I invited a few regular tweeters to offer their thoughts on the Grand National debate. First up is PR professional Matt Taylor.
I think there are a couple of very separate issues at play in the great Grand National debate. Firstly, the cause of the fatalities themselves and what can be done to address this and, secondly, the way the fatalities have been presented.
On the first issue there are people far more qualified than I to suggest causes and changes. I am a fan of the sport and love the Grand National but, without having worked in the industry, I will defer to people more knowledgeable than I on that count. Where I do feel more qualified to judge is on the presentational issue. I work in PR for a major charity and feel that the BHA’s response to the tragic events have been poor, and has failed to address some of the criticisms levelled at the race..
When a news story is likely to break, preparation is key and the BHA did not seem prepared to me. As the coverage unfolded in the newspapers and on the radio throughout Sunday and Monday, the BHA’s voice was sadly missing. This is inexcusable for a media story that is foreseeable, as the fatalities sadly were. The BHA should have had a response prepared fully explaining the nature of changes made to the course, a discussion of the benefits to racehorses of being able to race, a promise to look at what went wrong, listen to concerns etc. I saw no evidence of this preparation in the coverage of the event, throughout Sunday and Monday, with responses left to the MD of Aintree racecourse, Andy Stewart, Ginger McCain, Brough Scott and John Francome in the Mirror, Sky and BBC Radio 5 Live to name just three pieces. Where was a representative of the BHA in any of these 3 key articles? The League Against Cruel Sports and, particularly, Animal Aid, were well prepared and represented in the media, arguing their case expertly whether you agree with it or not. Why were the BHA not similarly well prepared?
On Monday afternoon, just two hours after the Radio 5 piece, the BHA’s website top story was, laughably, about the revised stalls numbering and starting initiatives. For a body whose responsibility is to “ensure the continued health and successful development of the sport” it shows a staggering ignorance of the way the general public perceive horse racing to not address the issue on its website and will certainly not help to develop new audiences for it.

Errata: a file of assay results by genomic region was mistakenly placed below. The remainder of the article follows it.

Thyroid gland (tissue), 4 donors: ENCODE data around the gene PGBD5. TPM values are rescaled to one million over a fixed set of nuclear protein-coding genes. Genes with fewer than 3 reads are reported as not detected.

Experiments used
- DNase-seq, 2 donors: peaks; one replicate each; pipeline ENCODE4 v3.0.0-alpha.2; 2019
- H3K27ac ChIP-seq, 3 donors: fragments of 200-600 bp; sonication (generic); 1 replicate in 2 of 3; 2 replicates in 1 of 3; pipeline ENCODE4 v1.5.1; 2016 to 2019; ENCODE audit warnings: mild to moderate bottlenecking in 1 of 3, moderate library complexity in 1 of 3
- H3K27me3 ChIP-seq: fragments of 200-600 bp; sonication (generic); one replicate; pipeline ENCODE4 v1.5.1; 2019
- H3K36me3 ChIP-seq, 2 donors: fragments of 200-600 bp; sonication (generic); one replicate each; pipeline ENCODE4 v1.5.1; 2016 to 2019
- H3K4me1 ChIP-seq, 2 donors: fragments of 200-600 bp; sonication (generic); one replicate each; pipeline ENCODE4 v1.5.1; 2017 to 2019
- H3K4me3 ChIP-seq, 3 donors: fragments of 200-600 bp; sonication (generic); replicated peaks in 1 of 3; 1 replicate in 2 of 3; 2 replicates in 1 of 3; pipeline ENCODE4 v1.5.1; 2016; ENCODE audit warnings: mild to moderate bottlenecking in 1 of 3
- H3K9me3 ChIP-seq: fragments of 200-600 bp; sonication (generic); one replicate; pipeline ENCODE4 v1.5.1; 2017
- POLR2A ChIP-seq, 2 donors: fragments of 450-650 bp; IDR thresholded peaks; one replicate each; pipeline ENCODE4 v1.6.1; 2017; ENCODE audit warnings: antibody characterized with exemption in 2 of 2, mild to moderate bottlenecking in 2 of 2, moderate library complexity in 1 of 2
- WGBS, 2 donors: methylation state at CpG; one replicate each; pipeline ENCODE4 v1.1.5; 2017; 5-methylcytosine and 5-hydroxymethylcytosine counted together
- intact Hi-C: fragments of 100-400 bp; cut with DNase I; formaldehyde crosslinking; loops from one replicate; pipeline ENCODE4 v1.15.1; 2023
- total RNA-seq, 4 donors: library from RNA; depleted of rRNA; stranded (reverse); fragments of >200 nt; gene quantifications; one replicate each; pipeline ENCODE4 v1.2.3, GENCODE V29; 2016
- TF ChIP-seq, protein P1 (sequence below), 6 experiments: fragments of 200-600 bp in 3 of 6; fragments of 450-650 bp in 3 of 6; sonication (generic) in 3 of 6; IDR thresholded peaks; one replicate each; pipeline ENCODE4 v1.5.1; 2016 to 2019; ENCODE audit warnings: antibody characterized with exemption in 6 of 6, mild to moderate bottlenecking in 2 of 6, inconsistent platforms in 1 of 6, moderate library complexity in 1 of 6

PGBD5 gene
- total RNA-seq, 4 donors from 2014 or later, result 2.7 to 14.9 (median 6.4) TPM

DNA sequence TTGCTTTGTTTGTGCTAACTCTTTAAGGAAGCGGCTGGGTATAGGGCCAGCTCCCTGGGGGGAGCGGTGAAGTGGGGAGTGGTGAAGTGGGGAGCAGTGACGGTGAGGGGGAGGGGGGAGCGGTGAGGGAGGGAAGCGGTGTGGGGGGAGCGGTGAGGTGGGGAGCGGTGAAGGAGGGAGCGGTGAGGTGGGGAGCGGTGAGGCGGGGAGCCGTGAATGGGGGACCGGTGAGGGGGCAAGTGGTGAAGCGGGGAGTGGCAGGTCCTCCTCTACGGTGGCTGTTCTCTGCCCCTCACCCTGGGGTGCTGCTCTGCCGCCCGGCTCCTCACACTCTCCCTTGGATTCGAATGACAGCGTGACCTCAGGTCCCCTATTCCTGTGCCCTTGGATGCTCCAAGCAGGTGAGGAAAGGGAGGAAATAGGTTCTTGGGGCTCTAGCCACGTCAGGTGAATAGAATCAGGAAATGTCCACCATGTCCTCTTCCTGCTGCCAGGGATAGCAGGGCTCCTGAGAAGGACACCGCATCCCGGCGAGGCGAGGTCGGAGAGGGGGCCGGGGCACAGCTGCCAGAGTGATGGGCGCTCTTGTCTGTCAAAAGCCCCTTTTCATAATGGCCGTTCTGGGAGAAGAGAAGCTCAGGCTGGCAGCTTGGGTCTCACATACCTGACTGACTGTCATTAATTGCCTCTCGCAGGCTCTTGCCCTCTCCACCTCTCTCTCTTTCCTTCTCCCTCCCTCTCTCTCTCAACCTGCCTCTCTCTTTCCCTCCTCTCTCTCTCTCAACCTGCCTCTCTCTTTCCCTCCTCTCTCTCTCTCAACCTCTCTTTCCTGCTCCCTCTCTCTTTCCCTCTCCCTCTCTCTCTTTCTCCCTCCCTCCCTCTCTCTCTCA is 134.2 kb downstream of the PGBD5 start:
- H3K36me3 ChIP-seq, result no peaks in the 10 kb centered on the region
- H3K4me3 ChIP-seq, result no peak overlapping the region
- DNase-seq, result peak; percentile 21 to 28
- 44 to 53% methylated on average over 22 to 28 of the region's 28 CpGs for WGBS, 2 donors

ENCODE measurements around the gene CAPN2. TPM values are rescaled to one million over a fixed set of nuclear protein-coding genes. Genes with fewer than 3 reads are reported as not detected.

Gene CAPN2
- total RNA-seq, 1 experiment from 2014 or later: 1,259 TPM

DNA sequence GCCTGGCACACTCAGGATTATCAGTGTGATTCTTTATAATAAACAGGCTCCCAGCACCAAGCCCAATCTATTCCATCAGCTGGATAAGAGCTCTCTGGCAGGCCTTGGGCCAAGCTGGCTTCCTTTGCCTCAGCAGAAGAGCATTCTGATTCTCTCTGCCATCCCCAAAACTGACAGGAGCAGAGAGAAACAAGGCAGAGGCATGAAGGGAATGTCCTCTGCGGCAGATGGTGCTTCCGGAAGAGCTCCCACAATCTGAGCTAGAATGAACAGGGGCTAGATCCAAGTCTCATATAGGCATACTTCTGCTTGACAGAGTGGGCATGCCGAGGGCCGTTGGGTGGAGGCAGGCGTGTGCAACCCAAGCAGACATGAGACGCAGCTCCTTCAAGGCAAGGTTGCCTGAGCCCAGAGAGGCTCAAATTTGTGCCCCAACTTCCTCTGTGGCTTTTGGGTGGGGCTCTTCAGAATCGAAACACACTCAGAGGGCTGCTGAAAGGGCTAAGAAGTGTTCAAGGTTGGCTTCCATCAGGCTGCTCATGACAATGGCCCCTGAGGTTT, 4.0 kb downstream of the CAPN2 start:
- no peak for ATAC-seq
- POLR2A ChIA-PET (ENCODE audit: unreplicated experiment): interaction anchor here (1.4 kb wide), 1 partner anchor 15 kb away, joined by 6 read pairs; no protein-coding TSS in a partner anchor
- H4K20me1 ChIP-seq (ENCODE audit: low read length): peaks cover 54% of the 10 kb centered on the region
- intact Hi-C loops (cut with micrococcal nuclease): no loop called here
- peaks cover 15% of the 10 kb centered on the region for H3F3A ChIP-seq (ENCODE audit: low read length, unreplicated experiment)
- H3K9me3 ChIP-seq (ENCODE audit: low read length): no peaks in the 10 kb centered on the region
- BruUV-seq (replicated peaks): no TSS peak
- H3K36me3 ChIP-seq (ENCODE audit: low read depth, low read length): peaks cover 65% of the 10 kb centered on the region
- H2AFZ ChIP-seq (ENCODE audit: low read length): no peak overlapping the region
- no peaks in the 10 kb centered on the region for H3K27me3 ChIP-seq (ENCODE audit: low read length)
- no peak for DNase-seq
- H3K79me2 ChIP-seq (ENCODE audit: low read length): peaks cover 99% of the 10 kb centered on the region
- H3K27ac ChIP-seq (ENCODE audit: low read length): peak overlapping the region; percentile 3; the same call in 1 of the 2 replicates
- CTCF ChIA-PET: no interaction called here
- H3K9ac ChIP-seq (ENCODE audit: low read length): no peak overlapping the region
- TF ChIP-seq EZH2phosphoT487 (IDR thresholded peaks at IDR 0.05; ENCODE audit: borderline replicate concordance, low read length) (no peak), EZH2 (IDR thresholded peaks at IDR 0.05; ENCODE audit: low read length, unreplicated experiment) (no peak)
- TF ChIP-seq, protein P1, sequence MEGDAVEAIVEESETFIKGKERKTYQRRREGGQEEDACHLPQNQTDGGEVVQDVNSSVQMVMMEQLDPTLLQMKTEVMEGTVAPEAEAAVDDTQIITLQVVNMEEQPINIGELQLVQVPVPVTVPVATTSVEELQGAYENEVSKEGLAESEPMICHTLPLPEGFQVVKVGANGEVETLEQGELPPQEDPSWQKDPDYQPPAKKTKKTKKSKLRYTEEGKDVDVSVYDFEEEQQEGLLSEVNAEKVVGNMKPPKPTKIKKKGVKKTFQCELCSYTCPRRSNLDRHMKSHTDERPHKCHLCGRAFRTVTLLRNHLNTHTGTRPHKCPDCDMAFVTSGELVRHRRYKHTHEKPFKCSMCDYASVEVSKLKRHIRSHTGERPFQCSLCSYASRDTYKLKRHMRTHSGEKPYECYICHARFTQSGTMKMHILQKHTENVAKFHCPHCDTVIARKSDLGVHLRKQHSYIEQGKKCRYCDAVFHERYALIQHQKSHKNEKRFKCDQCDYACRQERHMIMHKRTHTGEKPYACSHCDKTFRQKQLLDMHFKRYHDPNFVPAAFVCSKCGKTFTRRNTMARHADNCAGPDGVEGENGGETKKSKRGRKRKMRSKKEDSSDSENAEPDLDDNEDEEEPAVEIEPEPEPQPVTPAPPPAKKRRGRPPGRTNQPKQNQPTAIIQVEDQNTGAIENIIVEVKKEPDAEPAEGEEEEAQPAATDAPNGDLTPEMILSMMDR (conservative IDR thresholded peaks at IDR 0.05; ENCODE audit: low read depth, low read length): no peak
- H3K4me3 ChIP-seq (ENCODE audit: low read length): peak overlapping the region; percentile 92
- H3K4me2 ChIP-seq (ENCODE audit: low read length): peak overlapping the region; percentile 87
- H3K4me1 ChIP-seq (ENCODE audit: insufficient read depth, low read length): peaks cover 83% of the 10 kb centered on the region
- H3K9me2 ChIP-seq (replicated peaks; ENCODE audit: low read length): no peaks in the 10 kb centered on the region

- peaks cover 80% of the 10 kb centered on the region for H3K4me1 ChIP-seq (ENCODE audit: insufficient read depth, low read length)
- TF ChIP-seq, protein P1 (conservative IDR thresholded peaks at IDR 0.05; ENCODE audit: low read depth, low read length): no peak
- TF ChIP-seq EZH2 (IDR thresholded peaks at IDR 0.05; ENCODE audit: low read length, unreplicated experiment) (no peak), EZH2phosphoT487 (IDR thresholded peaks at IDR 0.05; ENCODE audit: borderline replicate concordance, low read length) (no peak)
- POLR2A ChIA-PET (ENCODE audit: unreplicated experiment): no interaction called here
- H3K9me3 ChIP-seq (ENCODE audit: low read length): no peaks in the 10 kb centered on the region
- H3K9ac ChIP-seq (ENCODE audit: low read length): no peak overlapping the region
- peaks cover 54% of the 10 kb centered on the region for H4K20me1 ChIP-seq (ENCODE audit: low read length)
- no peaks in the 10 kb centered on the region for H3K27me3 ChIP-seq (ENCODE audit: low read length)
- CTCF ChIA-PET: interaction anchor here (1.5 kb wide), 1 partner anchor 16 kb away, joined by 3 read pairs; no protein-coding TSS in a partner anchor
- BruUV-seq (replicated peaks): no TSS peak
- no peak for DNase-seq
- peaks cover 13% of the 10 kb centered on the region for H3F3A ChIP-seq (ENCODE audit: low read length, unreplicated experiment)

The story will, of course, blow over and be forgotten about come Wednesday. It does not need to be stoked up again now by the BHA suddenly springing into action – they had their chance and missed it. The News of the World (and sister paper the Sun) and the Daily Mail, both of whom have been critical of the race, will undoubtedly cover the race next year, probably giving away free bets through a lucrative sponsorship deal with a high street bookie. The cycle will repeat itself because the GN and any post-race scandal makes for good copy, sells papers and promotes comments on website stories. Next year, the BHA needs to ensure it is a part of this cycle so it can promote the sport and defend it as needs be.
On a further presentational note, the BBC’s coverage of the fatalities – notably the overhead shot of Dooney’s Gate – was, at times, insensitive. The reason screens go up is to avoid people seeing stricken horses and it shouldn’t be the case that the screens can be rendered redundant. This is a discussion that needs to be had with the BBC. A discussion that should be run by the BHA – if they can first sort out the critical issue of stalls numbering.